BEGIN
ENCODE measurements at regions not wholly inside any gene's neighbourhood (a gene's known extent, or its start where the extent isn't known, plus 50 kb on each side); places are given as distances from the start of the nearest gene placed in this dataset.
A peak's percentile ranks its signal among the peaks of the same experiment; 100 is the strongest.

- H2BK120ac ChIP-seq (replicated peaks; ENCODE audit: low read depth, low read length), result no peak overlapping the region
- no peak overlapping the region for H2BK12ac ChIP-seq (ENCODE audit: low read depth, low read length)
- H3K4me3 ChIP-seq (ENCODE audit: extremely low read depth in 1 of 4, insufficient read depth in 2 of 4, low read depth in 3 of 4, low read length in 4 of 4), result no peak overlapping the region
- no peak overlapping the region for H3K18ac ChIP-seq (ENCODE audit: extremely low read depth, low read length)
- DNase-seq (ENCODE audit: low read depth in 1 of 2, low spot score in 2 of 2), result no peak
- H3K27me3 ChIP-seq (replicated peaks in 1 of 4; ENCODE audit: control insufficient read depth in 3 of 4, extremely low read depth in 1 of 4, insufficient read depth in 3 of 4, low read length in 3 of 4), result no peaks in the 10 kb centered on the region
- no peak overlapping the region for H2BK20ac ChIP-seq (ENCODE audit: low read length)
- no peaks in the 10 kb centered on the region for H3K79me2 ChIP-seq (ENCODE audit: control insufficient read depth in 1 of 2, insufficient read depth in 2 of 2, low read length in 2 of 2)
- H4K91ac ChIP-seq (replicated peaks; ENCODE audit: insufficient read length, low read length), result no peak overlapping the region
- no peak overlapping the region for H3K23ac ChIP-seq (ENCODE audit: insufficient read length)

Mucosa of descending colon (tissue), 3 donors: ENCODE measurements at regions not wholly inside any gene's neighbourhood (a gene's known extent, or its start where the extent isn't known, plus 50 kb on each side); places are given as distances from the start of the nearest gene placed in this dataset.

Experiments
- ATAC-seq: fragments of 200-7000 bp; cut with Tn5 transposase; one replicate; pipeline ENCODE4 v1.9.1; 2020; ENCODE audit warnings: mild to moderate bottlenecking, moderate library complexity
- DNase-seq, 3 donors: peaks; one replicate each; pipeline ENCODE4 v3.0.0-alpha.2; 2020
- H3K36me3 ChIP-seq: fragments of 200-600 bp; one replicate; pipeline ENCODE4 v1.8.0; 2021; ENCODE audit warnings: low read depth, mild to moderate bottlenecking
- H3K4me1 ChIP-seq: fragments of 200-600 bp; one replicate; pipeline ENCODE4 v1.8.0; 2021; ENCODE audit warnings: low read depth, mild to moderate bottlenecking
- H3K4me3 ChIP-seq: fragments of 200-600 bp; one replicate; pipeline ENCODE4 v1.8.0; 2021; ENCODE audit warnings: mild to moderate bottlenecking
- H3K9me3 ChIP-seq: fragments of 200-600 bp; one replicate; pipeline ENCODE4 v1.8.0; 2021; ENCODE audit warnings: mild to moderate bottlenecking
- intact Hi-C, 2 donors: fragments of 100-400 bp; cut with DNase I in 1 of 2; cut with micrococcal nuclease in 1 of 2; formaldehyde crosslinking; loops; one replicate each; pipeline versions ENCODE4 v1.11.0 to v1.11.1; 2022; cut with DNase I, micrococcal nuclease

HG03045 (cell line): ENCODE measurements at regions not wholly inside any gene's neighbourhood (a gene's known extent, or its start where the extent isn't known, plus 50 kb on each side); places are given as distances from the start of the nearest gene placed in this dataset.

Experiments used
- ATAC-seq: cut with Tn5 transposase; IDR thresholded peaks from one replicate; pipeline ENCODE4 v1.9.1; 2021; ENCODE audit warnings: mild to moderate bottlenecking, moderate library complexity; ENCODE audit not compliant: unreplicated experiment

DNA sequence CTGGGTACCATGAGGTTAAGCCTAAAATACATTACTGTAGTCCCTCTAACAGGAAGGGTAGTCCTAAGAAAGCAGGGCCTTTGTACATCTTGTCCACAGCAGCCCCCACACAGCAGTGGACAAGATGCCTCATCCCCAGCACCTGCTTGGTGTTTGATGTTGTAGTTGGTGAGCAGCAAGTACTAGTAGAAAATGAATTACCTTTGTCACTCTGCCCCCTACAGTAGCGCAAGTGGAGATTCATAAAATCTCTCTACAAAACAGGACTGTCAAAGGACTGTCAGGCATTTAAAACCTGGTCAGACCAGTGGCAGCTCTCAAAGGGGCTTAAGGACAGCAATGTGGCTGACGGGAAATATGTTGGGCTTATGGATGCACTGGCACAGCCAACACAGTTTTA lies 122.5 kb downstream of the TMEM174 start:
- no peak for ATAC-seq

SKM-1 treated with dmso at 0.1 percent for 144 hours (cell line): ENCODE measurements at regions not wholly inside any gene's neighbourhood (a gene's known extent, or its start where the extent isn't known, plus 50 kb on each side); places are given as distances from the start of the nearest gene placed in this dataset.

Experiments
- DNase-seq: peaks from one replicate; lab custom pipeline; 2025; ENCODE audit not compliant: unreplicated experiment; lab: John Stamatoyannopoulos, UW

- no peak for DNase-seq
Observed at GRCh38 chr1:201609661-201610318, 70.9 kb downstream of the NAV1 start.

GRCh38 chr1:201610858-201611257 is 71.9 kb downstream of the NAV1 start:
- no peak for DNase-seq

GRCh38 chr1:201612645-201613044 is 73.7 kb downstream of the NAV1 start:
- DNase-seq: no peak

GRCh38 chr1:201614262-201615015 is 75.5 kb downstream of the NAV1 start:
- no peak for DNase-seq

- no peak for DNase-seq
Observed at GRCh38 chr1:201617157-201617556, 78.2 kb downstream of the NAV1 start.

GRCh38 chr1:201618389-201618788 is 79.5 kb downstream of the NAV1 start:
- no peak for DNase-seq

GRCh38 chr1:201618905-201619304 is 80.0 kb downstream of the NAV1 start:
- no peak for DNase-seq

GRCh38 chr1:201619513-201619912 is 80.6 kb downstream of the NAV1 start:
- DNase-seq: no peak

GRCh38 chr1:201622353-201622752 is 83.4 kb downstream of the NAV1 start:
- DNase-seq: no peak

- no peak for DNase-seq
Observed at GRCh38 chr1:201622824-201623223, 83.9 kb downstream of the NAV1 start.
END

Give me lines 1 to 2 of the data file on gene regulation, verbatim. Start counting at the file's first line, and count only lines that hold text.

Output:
ENCODE measurements at regions not wholly inside any gene's neighbourhood (a gene's known extent, or its start where the extent isn't known, plus 50 kb on each side); places are given as distances from the start of the nearest gene placed in this dataset.
A peak's percentile ranks its signal among the peaks of the same experiment; 100 is the strongest.